Once hailed as a peacebuilding success story, Burundi has recently experienced escalating political tensions that threaten the stability of country ahead of its 2015 general elections. Frictions between political actors stem partly from the closing of the political space by the government, which prevents the opposition and civil society from operating freely in the country. Moreover, attempts by the ruling party to allow President Pierre Nkurunziza to run for a third mandate, in violation of the current constitution, have raised concerns about the democratic future of the country. Additionally, UN reports alleging that the CNDD-FDD has taken steps to arm and train its youth wing, the Imbonerakure, and recent violent incidents attributed the youth chapter, have heightened fears of a relapse of political violence.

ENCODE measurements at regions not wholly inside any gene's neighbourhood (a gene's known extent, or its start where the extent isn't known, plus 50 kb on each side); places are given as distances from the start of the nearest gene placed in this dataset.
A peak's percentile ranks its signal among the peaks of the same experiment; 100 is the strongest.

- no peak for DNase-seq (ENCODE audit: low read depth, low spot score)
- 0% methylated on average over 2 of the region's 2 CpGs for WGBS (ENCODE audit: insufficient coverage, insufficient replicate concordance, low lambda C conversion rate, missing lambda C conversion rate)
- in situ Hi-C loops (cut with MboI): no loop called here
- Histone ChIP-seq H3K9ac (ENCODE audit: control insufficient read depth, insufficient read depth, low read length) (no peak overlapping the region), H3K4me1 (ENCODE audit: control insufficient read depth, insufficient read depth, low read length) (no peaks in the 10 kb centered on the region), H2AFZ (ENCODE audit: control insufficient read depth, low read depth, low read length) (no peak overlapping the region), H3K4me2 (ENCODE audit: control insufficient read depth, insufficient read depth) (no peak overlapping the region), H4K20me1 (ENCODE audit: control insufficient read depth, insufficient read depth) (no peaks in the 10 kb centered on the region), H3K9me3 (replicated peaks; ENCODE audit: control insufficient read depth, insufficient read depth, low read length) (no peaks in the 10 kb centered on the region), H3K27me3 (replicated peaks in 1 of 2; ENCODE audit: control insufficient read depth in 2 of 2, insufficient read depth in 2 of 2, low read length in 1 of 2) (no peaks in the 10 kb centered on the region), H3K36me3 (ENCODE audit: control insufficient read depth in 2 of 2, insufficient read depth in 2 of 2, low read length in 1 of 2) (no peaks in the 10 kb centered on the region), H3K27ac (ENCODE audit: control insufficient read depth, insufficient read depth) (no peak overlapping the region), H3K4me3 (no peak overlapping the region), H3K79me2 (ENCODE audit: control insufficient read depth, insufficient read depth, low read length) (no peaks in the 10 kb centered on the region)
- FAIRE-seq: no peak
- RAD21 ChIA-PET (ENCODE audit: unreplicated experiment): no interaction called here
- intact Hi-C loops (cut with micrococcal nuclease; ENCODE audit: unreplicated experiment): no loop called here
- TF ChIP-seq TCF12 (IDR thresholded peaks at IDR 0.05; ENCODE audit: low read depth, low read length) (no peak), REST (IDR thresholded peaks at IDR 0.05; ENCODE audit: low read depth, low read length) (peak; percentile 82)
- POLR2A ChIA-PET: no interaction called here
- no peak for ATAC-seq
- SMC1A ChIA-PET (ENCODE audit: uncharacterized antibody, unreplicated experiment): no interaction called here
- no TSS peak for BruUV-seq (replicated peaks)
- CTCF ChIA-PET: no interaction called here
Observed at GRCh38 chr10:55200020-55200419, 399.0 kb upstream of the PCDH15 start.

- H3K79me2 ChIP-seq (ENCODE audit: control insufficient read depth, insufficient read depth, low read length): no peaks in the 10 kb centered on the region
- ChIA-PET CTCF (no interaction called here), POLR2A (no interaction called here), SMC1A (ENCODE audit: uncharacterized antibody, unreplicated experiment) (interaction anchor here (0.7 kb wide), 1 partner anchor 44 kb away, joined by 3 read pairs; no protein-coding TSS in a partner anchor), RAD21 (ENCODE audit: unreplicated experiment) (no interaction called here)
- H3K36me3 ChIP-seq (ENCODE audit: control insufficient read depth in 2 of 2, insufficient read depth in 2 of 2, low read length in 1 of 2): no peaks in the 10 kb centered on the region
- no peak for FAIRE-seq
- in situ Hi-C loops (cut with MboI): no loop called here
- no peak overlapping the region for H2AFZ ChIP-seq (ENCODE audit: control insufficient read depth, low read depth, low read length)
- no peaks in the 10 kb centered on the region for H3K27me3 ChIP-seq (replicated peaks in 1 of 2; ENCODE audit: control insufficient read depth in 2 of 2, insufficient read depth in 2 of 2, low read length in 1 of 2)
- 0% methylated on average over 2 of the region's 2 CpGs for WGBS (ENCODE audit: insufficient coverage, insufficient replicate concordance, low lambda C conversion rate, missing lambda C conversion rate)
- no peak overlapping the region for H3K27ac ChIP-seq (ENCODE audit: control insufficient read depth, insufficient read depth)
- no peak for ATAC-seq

About the author:
Yolande Bouka is a researcher at the Nairobi office of the Institute of security studies in the Conflict Prevention and Risk Analysis Division, and is also a lecturer for American University’s study-abroad programme in Nairobi, Kenya. Bouka’s areas of expertise include in conflict, politics and human rights and she has extensive field research experience in the great lakes region.